The Importance of Plaintext and Ciphertext in Blockchain Encryption

Blockchain encryption is the process of securing and obscuring data, systems, or networks, making it difficult for unauthorized parties to gain access. The technical process behind encrypting data usually requires a crypto algorithm to convert “plaintext” into “ciphertext.”

What Is Plaintext?

Plaintext is what you type into your phone when you send a text or even the words that you’re reading right now. Plaintext is found everywhere and can contain sensitive information — like the password to your crypto wallet.

What Is Ciphertext?

Ciphertext is encrypted text. The encryption process converts into ciphertext — it’s turned into a code, in other words — by a program or algorithm called a cipher. In order to decrypt a message in ciphertext, a second party needs an algorithm or cipher to turn ciphertext back into plaintext. Decrypting is the opposite of encrypting.

The Role of Blockchain Encryption Algorithms and Keys

As mentioned, systems and networks that incorporate encryption use algorithms, and sometimes keys to do it. For instance, the Bitcoin encryption issues users a private key or a seed phrase, which generates a public key, too. That public key is like a Bitcoin address, and anyone can access it. It is what you would give to other people in order to execute a Bitcoin transaction.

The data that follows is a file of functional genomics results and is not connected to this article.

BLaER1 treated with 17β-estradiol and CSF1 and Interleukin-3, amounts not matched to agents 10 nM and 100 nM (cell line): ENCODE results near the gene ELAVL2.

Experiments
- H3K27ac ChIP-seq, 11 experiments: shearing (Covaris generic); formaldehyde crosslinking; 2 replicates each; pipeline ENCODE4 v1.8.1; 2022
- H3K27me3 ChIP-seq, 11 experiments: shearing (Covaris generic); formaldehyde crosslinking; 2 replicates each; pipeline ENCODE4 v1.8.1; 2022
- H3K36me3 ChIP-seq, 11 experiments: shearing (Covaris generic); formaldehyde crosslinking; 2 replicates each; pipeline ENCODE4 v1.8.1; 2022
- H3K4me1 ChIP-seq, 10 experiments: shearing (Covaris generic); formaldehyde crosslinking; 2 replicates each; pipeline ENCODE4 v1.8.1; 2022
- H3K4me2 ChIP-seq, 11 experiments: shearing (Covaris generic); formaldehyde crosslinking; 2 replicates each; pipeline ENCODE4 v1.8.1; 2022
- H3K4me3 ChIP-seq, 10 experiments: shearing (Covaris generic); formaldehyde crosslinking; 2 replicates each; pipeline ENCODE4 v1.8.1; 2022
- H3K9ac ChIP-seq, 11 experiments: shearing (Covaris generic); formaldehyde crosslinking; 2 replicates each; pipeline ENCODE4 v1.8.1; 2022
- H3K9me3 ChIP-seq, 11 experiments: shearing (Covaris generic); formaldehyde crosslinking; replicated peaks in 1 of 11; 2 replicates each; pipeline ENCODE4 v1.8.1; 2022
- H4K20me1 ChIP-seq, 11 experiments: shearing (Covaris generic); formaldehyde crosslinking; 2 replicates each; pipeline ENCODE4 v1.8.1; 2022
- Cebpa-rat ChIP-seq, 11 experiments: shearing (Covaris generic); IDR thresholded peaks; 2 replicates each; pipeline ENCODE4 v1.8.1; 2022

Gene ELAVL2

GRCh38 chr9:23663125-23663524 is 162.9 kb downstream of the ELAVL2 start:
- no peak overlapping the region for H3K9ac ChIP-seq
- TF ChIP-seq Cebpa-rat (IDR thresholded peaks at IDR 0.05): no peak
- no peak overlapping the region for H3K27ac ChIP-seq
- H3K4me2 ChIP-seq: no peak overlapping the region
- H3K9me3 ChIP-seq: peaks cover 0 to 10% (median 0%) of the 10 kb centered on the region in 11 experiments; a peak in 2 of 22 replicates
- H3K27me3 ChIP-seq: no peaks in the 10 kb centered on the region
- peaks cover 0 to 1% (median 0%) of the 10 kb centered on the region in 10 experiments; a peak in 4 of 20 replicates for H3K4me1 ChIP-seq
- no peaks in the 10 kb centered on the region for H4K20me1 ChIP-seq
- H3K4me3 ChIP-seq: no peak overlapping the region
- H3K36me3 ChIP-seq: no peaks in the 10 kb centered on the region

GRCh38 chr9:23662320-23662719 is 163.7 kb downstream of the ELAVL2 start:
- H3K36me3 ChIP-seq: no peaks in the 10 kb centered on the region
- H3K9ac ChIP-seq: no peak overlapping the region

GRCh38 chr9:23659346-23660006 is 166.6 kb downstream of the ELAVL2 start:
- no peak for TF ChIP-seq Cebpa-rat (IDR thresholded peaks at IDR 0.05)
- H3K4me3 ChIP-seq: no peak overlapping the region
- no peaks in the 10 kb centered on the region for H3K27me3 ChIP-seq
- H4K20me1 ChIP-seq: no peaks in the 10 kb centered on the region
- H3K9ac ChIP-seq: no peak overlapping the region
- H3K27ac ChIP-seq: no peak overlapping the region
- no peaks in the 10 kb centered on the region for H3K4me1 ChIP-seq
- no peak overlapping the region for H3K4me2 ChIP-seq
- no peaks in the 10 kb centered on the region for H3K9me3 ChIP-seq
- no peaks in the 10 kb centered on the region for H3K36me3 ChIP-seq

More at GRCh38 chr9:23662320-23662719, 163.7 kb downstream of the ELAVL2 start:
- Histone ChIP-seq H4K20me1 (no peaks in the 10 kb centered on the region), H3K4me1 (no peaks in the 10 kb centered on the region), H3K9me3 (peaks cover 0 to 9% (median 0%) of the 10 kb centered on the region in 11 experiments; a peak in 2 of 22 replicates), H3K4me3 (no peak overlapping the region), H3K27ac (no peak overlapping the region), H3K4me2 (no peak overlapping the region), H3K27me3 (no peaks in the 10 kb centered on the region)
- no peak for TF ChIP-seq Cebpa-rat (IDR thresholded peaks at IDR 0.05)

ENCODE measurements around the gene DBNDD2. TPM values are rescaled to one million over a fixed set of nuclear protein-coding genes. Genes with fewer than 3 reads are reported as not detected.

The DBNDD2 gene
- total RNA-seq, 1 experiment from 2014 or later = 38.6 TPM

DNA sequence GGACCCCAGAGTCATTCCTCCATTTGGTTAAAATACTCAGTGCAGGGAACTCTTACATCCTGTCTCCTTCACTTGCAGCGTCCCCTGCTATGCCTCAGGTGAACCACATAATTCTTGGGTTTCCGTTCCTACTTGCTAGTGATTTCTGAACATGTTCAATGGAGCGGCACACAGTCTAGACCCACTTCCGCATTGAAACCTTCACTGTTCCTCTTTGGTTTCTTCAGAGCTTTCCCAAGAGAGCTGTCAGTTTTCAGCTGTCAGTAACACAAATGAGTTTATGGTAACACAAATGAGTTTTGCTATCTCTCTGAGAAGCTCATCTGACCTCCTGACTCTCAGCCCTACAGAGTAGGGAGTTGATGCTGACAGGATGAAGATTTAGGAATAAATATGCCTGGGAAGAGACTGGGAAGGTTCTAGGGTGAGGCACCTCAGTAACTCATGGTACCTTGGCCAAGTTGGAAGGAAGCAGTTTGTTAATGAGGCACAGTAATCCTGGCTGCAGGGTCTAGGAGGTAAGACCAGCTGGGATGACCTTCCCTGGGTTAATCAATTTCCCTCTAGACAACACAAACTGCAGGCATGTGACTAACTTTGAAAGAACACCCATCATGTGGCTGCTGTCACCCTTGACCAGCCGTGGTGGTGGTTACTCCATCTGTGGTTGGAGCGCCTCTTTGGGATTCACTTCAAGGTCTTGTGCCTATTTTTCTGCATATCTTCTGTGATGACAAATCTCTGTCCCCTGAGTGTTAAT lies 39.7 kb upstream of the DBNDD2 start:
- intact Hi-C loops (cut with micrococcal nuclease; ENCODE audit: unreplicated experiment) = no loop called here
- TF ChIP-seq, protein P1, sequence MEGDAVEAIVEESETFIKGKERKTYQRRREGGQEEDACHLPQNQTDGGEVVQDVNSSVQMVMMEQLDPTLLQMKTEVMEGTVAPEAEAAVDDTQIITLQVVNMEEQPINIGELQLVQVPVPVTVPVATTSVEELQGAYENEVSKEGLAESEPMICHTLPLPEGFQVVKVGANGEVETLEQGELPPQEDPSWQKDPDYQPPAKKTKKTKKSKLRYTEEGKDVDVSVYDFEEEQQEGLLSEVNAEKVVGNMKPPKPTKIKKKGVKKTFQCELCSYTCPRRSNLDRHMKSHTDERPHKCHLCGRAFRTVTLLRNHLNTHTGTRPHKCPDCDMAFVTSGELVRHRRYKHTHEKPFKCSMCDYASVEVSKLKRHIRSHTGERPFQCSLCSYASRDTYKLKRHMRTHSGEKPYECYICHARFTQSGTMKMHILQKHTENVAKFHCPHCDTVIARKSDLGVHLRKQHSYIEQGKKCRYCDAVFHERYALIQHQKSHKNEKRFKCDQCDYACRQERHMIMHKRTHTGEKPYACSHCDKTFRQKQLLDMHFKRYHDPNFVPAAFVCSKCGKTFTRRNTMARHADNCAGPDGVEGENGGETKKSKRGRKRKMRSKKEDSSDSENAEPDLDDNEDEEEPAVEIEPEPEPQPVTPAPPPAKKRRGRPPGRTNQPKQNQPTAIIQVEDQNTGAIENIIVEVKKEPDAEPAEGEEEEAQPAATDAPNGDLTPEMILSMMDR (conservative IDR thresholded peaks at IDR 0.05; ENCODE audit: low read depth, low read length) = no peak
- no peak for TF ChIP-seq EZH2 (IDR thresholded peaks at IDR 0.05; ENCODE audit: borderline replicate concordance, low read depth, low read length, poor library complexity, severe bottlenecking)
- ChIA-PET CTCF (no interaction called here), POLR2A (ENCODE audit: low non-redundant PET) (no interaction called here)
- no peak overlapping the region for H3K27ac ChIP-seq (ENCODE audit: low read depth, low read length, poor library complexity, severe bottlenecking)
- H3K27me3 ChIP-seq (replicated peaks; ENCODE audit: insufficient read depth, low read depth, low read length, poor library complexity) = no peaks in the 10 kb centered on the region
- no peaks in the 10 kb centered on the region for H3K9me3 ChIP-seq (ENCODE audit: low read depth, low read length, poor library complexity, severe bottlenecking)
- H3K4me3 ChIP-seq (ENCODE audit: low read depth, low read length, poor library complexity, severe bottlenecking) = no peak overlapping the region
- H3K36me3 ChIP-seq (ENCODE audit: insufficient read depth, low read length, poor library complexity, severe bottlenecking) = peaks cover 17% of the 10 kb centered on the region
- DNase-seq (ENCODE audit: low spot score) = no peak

Recommended: What Is a Bitcoin Seed Phrase?

Many cryptocurrencies use asymmetric encryption to ensure that the transactions on their network are secure. So, those “keys” are a user’s encryption tool — they can encode or decode encrypted data. Again, a network (like Bitcoin) may incorporate both public and private keys, so that transactions can occur, and so that users can ensure that their holdings remain secure (by never sharing their private key).

Algorithms do the actual encrypting and decrypting. There are several methods through which this can occur, but on a basic level, cryptographic algorithms scramble data or information, turning plaintext into ciphertext. Users then employ keys to turn unreadable or scrambled data back into something readable.

The Takeaway

The technical side of cryptocurrency networks — including encryption and security — can be a lot to digest. There are numerous methods to encrypt data, and different blockchain networks may incorporate different types of cryptography, which are more or less secure than others.

Photo credit: iStock/Olemedia

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Crypto: Bitcoin and other cryptocurrencies aren’t endorsed or guaranteed by any government, are volatile, and involve a high degree of risk. Consumer protection and securities laws don’t regulate cryptocurrencies to the same degree as traditional brokerage and investment products. Research and knowledge are essential prerequisites before engaging with any cryptocurrency. US regulators, including FINRA , the SEC , and the CFPB , have issued public advisories concerning digital asset risk. Cryptocurrency purchases should not be made with funds drawn from financial products including student loans, personal loans, mortgage refinancing, savings, retirement funds or traditional investments. Limitations apply to trading certain crypto assets and may not be available to residents of all states.